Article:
“Extremist”. “Slut”. “Communist”. “Terrorist”. These are just a few of the labels that have infiltrated the often heated discussions in the media. Though short, these words are potent, shaping the perceptions and understandings of the audience. Labeling is often used in media to portray the subject either in a positive or negative light. If used effectively labeling can diminish the credibility of the subject or strengthen the credibility depending on the connected connotations. Labels build off of stereotypes that are persistent within society in order to convey a particular image or tone. They often deceive the audience into believing that the subject is as simple as a single name.
Such oversimplified labeling is often seen in political rhetoric. In this atmosphere, labels often distort and oversimplify what each politician stands for as well as their practices. Labels and names have been used accusingly in mediation of politics as well as by the politicians themselves so frequently that even terms such as ‘conservative” and “liberal” no longer hold a clear meaning, but rather one distorted by the tone of the discussion. These terms are no longer just used for political standpoints but now are used to evoke a sense of the person based on the stereotypes of the group as a whole, even if the particular person deviates from that particular group in some ways. A label makes it easier for the audience to overlook the attributes that might set the subject apart from the image that the mediator wants to evoke. With one well-chosen term, politicians and other mediators can build such a strong image, good or bad, in the minds of the audience that it will influence their opinions and decisions. The media is manipulating the audience’s opinions. In his Scholastic Update article “Political Labels: What’s In a Name?,” special correspondent for Newsweek and BBC and writer for The New York Times, William McGowan discussed how political labels have evolved since Mccarthyism to have even stronger evocations than ever before. He argues that today, labels as simple as “liberal” and “conservative” are enough to sway the following discussion.
An example of a derogatory label that effectively simplifies and evokes certain associations, is the name given by many critics to the “Patient Protection and Affordable Care Act of 2010”, “Obamacare”. This label associates the Health care act directly with President Obama. Many oppose the act because they believe that it gives the federal government too much power over personal health care. Politicians and media spokespeople who oppose the act effectively draw on this concern by using the “Obamacare” label, for it directly associates it with not just the the federal government, but the president himself. It oversimplifies the complicated system and depicts a health care system that is completely in the hands of Obama. Thus this label might continue to sway the public against the bill, for they might decide they do not like the act simply because they do not support Obama. With such a label, it becomes very difficult to consider simply the consequences directly from the bill without equating it with President Obama and everything he stands for, regardless if his other stances carry no weight in the health sphere. In his New York Times article, “Democrats Embrace Once Pejorative ‘Obamacare’ Tag,” New York Times reporter Peter Baker quotes Republican strategist Frank Luntz as saying “People want health care personalized, not politicized, and the phrase Obamacare is an effective way to communicate the politicization of health care.” Baker continues to explain how the Democrats are now trying to spin the term “Obamacare” in their favor, trying to adopt it themselves and associate it with more positive ideas, mainly focusing on the “care”.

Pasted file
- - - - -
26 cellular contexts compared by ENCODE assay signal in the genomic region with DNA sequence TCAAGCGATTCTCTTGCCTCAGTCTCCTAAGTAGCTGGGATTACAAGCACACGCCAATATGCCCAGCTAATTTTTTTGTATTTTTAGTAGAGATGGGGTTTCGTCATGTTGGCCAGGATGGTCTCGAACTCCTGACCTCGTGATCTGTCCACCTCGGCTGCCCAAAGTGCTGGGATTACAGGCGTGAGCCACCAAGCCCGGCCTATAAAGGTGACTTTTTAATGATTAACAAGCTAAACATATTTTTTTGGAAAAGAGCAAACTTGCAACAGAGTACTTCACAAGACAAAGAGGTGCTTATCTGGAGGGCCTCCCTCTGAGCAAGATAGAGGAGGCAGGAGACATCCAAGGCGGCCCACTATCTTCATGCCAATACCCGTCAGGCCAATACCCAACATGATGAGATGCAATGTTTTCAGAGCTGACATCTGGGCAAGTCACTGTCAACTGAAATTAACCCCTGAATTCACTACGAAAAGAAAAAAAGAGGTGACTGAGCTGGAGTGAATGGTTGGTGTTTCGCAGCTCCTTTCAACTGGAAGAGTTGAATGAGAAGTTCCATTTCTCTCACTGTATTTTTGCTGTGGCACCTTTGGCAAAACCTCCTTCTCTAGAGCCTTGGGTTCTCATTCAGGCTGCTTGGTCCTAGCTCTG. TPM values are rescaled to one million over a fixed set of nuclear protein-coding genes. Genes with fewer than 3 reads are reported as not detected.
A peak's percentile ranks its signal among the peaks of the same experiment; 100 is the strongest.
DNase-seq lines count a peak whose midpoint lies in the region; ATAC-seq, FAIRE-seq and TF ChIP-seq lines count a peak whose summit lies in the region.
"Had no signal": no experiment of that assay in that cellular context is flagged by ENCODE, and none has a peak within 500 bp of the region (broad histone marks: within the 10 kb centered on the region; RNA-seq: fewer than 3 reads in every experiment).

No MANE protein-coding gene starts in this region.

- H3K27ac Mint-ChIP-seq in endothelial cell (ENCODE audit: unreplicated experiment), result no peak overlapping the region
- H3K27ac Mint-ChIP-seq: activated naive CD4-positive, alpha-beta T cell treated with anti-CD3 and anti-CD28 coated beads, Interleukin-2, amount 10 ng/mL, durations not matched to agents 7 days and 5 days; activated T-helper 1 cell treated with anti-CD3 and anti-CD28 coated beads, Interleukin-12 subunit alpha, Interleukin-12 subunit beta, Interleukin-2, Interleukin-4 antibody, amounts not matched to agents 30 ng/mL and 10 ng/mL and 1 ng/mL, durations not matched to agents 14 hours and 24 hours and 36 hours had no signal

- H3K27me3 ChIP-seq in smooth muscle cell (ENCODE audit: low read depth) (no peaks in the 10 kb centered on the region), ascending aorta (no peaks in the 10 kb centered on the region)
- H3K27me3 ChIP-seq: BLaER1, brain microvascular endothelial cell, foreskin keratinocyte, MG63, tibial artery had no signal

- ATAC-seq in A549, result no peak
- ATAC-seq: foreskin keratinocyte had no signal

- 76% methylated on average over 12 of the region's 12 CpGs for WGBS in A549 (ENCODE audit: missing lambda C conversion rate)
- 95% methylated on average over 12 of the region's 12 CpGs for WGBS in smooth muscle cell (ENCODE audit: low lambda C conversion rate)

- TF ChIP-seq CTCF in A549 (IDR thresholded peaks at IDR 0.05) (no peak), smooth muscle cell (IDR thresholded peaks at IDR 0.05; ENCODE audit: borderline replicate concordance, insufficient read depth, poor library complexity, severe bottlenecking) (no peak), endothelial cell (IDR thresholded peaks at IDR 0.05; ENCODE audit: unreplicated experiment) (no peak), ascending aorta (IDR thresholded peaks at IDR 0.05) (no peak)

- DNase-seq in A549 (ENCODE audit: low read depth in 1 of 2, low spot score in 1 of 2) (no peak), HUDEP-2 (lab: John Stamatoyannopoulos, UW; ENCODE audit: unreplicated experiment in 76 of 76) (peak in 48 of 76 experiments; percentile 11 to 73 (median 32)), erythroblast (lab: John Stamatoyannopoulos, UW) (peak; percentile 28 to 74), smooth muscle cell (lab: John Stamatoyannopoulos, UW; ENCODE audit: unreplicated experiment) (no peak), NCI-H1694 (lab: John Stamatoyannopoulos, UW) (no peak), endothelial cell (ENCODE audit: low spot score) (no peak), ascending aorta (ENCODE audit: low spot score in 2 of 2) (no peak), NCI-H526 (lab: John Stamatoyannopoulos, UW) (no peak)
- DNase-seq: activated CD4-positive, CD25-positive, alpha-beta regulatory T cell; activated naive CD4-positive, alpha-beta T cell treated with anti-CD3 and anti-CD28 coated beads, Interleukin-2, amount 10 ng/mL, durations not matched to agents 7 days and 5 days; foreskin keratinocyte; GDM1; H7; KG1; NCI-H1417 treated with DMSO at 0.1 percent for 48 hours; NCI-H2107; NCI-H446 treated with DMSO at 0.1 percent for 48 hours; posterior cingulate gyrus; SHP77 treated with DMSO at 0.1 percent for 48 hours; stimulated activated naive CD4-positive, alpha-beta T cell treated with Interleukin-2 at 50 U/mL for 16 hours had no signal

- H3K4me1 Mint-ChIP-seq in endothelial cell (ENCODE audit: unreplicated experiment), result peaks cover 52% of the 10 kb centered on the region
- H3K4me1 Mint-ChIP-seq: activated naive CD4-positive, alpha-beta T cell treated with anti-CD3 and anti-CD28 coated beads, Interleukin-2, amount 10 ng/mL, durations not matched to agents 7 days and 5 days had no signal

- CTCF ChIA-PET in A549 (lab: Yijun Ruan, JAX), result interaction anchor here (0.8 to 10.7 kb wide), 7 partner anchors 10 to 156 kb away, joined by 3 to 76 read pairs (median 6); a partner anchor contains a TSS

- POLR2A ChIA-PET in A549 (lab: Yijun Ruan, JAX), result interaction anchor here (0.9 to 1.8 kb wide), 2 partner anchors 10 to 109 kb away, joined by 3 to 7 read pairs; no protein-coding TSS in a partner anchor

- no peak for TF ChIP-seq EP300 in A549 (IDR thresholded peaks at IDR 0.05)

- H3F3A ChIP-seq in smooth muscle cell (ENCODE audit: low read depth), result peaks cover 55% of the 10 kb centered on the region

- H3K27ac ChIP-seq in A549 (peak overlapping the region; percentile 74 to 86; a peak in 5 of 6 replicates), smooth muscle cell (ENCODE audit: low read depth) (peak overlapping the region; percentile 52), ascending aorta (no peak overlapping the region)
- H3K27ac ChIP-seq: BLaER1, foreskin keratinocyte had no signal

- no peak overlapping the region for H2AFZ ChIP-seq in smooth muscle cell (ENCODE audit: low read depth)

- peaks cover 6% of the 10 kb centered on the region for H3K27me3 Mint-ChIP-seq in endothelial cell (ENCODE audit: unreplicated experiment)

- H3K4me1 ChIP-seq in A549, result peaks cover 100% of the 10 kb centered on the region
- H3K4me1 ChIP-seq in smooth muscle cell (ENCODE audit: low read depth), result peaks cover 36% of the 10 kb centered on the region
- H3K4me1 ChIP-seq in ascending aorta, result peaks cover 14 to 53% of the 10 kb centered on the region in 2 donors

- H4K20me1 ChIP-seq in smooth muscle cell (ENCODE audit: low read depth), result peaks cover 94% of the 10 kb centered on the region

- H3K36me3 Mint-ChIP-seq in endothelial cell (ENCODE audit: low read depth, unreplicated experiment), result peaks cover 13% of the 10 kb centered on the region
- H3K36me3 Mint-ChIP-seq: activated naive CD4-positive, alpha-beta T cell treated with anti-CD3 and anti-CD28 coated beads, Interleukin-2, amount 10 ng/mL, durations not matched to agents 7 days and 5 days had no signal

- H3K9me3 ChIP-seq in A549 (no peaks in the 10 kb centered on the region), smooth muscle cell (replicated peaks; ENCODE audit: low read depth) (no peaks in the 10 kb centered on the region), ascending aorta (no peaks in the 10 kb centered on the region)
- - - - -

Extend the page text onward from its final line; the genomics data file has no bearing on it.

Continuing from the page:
It is important to consider the technique of labeling when consuming media. While it is easy to become desensitized to such techniques, even adopting the terms and labels in daily conversation, the audience does have the power to, if not immunize themselves, at the very least take precautions when consuming label-filled media. While it would be ideal for the media itself to replace labels with more concise descriptions, that seems less and less likely. Thus it falls upon the consumers to take the time to reflect on the media they are consuming and consider if there are labels used that are creating a possibly false or exaggerated image of the subject. It is also crucial for one to consider if that label-created image is influencing his/her own opinions and possibly actions. Inevitably, the best way to avoid being completely controlled by labels is to stay informed and consult media from a variety of sources.